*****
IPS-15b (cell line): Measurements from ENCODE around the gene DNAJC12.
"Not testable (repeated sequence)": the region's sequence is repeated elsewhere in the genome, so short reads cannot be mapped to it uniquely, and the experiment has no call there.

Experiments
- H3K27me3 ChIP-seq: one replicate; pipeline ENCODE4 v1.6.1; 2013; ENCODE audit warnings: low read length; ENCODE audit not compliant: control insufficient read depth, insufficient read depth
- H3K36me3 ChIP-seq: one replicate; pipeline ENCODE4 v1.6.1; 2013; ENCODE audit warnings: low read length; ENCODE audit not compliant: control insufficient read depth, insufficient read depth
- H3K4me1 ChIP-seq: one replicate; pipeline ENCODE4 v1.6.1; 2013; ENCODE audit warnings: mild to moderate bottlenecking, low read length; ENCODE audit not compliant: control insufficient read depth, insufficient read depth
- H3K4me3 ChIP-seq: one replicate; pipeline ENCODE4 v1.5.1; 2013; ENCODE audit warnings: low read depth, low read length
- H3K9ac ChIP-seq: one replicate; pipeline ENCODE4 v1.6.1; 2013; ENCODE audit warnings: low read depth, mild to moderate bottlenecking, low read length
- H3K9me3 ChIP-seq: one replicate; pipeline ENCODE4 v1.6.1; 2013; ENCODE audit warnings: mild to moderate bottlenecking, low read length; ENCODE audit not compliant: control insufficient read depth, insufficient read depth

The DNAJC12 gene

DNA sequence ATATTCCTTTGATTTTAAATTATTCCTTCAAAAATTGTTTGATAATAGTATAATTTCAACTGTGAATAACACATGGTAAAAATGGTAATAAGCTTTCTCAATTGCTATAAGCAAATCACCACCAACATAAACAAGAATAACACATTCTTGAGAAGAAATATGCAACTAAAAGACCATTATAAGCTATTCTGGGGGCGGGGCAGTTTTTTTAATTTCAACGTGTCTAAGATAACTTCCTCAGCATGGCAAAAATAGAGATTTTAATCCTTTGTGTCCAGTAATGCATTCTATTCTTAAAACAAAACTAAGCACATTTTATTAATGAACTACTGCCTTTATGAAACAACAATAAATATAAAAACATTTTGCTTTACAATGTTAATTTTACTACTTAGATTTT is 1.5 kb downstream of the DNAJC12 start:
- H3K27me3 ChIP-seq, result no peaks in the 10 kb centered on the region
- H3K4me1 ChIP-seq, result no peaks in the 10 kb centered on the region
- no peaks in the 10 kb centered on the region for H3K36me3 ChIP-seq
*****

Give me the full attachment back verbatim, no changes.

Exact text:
IPS-15b (cell line): Measurements from ENCODE around the gene DNAJC12.
"Not testable (repeated sequence)": the region's sequence is repeated elsewhere in the genome, so short reads cannot be mapped to it uniquely, and the experiment has no call there.

Experiments
- H3K27me3 ChIP-seq: one replicate; pipeline ENCODE4 v1.6.1; 2013; ENCODE audit warnings: low read length; ENCODE audit not compliant: control insufficient read depth, insufficient read depth
- H3K36me3 ChIP-seq: one replicate; pipeline ENCODE4 v1.6.1; 2013; ENCODE audit warnings: low read length; ENCODE audit not compliant: control insufficient read depth, insufficient read depth
- H3K4me1 ChIP-seq: one replicate; pipeline ENCODE4 v1.6.1; 2013; ENCODE audit warnings: mild to moderate bottlenecking, low read length; ENCODE audit not compliant: control insufficient read depth, insufficient read depth
- H3K4me3 ChIP-seq: one replicate; pipeline ENCODE4 v1.5.1; 2013; ENCODE audit warnings: low read depth, low read length
- H3K9ac ChIP-seq: one replicate; pipeline ENCODE4 v1.6.1; 2013; ENCODE audit warnings: low read depth, mild to moderate bottlenecking, low read length
- H3K9me3 ChIP-seq: one replicate; pipeline ENCODE4 v1.6.1; 2013; ENCODE audit warnings: mild to moderate bottlenecking, low read length; ENCODE audit not compliant: control insufficient read depth, insufficient read depth

The DNAJC12 gene

DNA sequence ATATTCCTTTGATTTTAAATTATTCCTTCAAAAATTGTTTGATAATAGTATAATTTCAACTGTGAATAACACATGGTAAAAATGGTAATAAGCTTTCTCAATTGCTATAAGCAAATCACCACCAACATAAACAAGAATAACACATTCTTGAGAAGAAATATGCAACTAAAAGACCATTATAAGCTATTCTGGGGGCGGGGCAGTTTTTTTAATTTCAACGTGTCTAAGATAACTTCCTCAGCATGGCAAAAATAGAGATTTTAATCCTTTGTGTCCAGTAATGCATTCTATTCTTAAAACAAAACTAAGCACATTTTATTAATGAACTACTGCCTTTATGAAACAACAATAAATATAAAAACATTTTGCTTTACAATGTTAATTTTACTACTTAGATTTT is 1.5 kb downstream of the DNAJC12 start:
- H3K27me3 ChIP-seq, result no peaks in the 10 kb centered on the region
- H3K4me1 ChIP-seq, result no peaks in the 10 kb centered on the region
- no peaks in the 10 kb centered on the region for H3K36me3 ChIP-seq